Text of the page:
Estate administration can be difficult, especially when you’re also grieving over the loss of a loved one. The best way to make sure you are fulfilling all your duties as the estate administrator is to break your tasks down into manageable chunks. In part one of this series, I explained how to collect important documents and contact the necessary individuals and organizations. Now I’d like to talk about the next few steps: gathering information about the deceased’s estate, followed bythe identification and evaluation of all assets.
Gathering Information about Estate Assets
If you’ve been appointed the personal representative of the decedent’s estate, you’ll be responsible for gathering a certain amount of information and documents concerning the estate, including:
- Safe Deposit Box. If the decedent legally shared a safe deposit box with another person, such as a surviving spouse, that person has the immediate right of access. You, on the other hand, as the personal representative of the estate, have the right to access it, whether it has your name on it or not. As long as you can present a certified copy of your letters of authority showing that you are the appointed personal representative, the lessor will grant you access to the contents of a safe deposit box belonging to the decedent. You’ll need to make an inventory of the assets from the box.
- Credit card statements.If the decedent had multiple credit cards, you will need to obtain statements for every card.
- Bank account statements.Most banking is done online these days, but if the decedent kept and balanced a checkbook, you’ll need it,as well.
- Brokerage account statements. This may include IRAs and retirement plans.
- Any documents related to property ownership. This may include deeds, property tax bills, and a copy of the mortgage, along with documentation of the most recent payment if the decedent was still paying off the mortgage on any property.
- Life insurance policies
- Vehicle title and registration
- Tax returns. You’ll need to gather documentation of income and gift tax returns filed by the decedent for the last three years.
- Promissory notes and outstanding bills. You will need to gather any documents that provide evidence of loans or debts owed by the decedent. This might include medical bills.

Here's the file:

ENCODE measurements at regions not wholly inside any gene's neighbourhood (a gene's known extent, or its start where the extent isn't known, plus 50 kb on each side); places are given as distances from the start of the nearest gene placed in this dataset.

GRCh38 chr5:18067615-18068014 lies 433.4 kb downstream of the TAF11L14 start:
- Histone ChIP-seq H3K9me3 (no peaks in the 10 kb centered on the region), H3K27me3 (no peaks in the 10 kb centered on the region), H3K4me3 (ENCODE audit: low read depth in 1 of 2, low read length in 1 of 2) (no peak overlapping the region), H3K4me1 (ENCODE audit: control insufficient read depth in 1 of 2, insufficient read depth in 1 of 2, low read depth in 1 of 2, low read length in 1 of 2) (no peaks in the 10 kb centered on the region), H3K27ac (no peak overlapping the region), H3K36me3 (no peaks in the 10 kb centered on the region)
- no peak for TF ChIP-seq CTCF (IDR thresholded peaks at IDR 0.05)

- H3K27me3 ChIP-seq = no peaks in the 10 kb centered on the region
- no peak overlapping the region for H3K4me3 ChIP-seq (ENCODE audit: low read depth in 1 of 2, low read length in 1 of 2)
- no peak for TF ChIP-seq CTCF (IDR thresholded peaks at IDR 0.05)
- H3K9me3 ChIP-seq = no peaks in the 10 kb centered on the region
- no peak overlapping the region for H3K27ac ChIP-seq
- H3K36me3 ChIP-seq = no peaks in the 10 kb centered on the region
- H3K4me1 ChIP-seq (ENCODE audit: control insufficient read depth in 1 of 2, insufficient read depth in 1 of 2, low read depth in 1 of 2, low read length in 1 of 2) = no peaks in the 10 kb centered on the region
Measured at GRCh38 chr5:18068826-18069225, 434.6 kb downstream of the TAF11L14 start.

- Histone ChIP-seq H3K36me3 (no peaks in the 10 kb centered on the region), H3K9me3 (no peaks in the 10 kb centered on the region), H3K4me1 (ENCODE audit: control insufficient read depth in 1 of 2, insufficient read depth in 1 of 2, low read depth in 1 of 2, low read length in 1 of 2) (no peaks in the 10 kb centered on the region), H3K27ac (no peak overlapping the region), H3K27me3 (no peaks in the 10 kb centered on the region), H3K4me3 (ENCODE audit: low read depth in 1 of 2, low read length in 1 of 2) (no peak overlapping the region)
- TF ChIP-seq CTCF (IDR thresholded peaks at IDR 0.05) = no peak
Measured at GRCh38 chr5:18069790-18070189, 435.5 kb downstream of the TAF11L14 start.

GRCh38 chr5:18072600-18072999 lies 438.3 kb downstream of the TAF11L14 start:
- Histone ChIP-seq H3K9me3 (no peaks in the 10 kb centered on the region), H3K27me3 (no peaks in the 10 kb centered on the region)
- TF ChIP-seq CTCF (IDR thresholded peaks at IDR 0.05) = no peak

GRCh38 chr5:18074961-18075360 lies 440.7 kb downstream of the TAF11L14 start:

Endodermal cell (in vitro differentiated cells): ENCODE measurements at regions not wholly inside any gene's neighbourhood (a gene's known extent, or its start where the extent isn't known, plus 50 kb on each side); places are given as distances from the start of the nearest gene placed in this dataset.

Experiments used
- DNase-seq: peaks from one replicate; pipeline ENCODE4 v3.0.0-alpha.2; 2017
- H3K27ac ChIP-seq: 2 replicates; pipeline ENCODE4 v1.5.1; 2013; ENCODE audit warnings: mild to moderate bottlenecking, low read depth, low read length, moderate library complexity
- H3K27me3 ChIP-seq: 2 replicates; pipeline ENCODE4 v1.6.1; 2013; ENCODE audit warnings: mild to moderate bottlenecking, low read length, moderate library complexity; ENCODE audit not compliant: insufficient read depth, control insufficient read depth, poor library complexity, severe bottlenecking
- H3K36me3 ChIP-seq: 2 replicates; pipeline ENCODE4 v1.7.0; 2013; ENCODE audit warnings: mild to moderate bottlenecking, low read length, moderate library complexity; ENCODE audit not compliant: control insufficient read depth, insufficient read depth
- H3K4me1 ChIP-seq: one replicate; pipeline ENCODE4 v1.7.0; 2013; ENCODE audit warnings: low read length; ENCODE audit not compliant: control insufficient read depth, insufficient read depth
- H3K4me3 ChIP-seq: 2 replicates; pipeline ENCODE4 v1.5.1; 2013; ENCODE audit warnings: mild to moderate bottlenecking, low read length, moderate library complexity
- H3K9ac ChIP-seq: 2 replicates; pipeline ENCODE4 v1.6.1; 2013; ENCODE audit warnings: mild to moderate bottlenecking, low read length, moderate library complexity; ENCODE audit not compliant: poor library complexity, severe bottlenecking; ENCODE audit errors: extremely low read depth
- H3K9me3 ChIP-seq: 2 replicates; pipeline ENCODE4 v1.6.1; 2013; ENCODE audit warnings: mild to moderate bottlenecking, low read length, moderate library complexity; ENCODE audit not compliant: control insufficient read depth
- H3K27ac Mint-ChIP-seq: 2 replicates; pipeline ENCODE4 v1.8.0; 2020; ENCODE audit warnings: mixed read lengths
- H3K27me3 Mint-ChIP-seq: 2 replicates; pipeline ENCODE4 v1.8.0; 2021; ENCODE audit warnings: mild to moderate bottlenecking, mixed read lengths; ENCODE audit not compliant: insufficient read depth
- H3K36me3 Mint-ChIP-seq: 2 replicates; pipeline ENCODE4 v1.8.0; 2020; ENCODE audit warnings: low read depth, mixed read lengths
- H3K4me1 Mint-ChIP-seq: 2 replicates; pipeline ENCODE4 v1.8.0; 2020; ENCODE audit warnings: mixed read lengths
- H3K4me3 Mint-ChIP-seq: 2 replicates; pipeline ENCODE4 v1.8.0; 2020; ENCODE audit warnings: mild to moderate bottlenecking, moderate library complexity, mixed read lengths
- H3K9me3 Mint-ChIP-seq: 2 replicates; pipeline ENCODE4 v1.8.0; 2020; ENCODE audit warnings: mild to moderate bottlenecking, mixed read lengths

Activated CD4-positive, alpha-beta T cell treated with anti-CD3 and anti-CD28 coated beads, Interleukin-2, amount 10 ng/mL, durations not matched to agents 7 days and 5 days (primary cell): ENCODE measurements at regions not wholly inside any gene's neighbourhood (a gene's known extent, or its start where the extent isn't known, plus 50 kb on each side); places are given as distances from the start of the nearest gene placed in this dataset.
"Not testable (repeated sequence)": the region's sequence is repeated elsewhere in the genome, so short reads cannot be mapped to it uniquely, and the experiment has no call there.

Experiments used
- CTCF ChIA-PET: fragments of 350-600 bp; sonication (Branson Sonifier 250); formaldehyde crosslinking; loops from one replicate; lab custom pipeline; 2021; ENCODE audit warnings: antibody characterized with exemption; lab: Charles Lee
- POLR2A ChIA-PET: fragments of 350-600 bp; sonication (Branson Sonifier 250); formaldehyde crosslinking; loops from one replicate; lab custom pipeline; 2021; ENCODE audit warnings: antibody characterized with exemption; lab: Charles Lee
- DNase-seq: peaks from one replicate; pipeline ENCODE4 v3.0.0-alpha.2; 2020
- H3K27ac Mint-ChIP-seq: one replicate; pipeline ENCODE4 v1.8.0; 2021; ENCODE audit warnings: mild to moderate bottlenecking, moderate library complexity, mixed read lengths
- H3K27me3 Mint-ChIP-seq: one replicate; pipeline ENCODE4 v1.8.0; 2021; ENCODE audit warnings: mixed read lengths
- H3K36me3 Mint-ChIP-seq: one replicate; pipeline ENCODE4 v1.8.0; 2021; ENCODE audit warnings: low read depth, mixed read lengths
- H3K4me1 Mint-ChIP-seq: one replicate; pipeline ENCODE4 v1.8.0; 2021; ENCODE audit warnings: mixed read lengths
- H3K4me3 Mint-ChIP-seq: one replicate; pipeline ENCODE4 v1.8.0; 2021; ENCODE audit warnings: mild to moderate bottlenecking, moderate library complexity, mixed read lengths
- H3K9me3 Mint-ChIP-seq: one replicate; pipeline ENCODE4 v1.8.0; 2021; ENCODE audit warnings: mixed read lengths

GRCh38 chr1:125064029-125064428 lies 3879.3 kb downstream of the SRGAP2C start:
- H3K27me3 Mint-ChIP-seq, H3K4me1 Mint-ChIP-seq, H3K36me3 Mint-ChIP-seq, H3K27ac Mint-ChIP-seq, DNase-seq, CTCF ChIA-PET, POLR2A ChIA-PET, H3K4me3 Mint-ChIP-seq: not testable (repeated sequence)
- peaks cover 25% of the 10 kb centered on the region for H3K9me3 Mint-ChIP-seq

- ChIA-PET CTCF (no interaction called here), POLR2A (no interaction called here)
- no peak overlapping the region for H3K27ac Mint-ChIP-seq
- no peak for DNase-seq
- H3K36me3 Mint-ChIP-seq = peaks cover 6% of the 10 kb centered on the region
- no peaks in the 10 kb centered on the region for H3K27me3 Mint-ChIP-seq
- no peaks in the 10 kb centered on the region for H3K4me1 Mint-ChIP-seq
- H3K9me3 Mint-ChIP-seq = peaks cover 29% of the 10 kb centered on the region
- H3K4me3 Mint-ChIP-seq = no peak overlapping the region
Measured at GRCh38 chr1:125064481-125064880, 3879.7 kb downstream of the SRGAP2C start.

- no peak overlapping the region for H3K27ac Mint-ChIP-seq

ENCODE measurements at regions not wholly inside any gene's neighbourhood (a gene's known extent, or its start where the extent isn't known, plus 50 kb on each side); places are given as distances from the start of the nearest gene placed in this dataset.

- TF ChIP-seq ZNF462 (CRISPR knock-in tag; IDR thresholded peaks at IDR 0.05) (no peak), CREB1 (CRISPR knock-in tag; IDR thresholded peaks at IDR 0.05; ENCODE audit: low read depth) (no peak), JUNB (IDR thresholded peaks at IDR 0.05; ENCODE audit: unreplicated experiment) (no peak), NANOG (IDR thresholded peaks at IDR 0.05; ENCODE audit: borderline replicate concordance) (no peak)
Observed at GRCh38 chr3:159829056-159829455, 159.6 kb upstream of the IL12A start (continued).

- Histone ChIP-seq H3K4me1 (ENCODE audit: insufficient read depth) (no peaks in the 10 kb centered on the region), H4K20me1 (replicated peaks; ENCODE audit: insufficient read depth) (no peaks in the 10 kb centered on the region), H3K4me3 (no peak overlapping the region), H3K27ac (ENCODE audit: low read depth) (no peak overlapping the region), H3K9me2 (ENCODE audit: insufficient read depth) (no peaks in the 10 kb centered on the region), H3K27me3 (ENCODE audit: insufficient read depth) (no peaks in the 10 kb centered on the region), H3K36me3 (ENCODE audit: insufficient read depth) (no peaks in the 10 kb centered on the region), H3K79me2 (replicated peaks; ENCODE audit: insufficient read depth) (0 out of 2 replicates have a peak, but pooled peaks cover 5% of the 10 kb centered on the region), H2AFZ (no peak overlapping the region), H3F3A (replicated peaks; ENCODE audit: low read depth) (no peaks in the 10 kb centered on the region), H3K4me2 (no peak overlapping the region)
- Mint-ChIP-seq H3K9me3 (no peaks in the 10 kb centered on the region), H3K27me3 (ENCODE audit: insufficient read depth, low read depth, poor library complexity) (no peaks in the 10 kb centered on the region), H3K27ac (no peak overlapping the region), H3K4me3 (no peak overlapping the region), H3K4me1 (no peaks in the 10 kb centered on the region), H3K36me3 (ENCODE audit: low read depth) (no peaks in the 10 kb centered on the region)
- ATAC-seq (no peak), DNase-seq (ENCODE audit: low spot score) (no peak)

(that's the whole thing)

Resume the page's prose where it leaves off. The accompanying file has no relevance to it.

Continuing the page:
- A list of personal assets. You will need to make a detailed list of all valuable personal assets, such as jewelry or artwork, as well as any insurance policies the decedent may have had for these items.
Valuing the Assets
Once you’ve made an inventory of all the estate assets, you’ll need to assess their value at the moment of the decedent’s death. This is an important step because many assets may not have been appraised in years, and their value may have changed. You might need to bring in an appraiser to get an accurate estimate of the value of all assets.
You’ll also need to determine the ownership of certain assets. For example, assets that were jointly owned by the decedent and the surviving spouse will automatically go to the latter. If the decedent left a will, you’ll also be able to use this to determine ownership of various assets.
In the upcoming final part of this series, I’ll talk more about the administrative proceedings behind estate administration, as well as how to preserve, distribute, and transfer estate assets. In the meantime, if you’d like to learn more about estate administration or you’re looking for professional assistance in setting up an estate plan, contact Wintter& Associates.
About the Author:
Christopher Q. Wintter is the founder of Wintter & Associates, P.A. and a board-certified expert in Trust and Estate matters by the Florida Bar. With more than 24 years’ experience as a practicing attorney, he also serves as an instructor and faculty member for the National Institute of Trial Advocacy (NITA)—the nation’s leading provider of legal advocacy skills training to practicing attorneys—and has earned the AV® Preeminent™ rating with LexisNexis Martindale Hubbell. He was also selected for inclusion in Florida Super Lawyers for 2011. 2012 and 2014 in Estate and Trust Litigation.